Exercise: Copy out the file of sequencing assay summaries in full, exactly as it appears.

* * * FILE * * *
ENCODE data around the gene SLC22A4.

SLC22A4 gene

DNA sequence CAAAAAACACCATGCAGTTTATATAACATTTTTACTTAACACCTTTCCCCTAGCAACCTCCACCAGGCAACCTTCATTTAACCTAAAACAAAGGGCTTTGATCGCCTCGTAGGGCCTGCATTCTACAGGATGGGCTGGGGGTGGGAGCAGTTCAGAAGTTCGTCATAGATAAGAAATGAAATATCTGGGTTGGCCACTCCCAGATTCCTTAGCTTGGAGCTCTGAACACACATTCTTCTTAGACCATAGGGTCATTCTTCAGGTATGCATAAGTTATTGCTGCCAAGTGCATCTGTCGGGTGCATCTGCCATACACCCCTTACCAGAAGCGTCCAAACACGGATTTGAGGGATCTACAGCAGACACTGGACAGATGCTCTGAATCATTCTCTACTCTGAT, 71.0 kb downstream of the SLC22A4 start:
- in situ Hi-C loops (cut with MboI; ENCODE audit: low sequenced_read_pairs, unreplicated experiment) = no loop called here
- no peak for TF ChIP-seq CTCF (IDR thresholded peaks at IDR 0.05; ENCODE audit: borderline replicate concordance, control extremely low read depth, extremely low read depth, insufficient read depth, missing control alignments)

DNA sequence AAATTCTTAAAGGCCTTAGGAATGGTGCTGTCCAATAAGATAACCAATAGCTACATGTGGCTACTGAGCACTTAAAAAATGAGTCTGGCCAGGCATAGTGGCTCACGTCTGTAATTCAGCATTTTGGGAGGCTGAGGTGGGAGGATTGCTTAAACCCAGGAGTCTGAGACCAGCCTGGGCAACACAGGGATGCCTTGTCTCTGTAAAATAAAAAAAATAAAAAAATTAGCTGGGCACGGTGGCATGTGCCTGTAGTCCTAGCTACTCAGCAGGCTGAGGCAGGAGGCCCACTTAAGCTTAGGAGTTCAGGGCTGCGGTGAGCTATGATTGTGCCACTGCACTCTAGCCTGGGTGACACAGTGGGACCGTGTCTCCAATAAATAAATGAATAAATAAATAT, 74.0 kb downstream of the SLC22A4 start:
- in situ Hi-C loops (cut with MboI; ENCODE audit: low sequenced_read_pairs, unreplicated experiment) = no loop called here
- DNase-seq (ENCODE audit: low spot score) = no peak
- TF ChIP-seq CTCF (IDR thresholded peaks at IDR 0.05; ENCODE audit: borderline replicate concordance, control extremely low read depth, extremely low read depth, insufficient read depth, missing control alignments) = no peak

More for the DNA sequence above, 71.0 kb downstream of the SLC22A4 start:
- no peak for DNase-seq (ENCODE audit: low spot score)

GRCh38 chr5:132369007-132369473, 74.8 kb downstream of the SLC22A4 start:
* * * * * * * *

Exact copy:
ENCODE data around the gene SLC22A4.

SLC22A4 gene

DNA sequence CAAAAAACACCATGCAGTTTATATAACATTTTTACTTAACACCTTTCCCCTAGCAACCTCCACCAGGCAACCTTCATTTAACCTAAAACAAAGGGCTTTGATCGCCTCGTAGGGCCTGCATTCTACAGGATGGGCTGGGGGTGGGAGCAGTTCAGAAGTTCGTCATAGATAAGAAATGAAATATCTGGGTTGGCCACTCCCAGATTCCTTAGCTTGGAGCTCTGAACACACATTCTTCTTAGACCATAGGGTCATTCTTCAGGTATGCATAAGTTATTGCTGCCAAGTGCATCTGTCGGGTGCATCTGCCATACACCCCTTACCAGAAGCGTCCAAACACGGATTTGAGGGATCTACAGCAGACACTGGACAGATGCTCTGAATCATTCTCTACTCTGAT, 71.0 kb downstream of the SLC22A4 start:
- in situ Hi-C loops (cut with MboI; ENCODE audit: low sequenced_read_pairs, unreplicated experiment) = no loop called here
- no peak for TF ChIP-seq CTCF (IDR thresholded peaks at IDR 0.05; ENCODE audit: borderline replicate concordance, control extremely low read depth, extremely low read depth, insufficient read depth, missing control alignments)

DNA sequence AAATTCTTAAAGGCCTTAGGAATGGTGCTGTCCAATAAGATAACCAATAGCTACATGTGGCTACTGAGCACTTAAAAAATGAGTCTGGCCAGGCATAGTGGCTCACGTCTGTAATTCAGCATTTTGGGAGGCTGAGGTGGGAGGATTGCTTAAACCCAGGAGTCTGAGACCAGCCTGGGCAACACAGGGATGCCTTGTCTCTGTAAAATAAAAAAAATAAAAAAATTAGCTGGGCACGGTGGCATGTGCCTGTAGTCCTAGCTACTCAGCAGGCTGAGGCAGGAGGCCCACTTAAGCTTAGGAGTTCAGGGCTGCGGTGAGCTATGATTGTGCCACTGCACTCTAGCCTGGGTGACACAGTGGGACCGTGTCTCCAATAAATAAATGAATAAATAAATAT, 74.0 kb downstream of the SLC22A4 start:
- in situ Hi-C loops (cut with MboI; ENCODE audit: low sequenced_read_pairs, unreplicated experiment) = no loop called here
- DNase-seq (ENCODE audit: low spot score) = no peak
- TF ChIP-seq CTCF (IDR thresholded peaks at IDR 0.05; ENCODE audit: borderline replicate concordance, control extremely low read depth, extremely low read depth, insufficient read depth, missing control alignments) = no peak

More for the DNA sequence above, 71.0 kb downstream of the SLC22A4 start:
- no peak for DNase-seq (ENCODE audit: low spot score)

GRCh38 chr5:132369007-132369473, 74.8 kb downstream of the SLC22A4 start: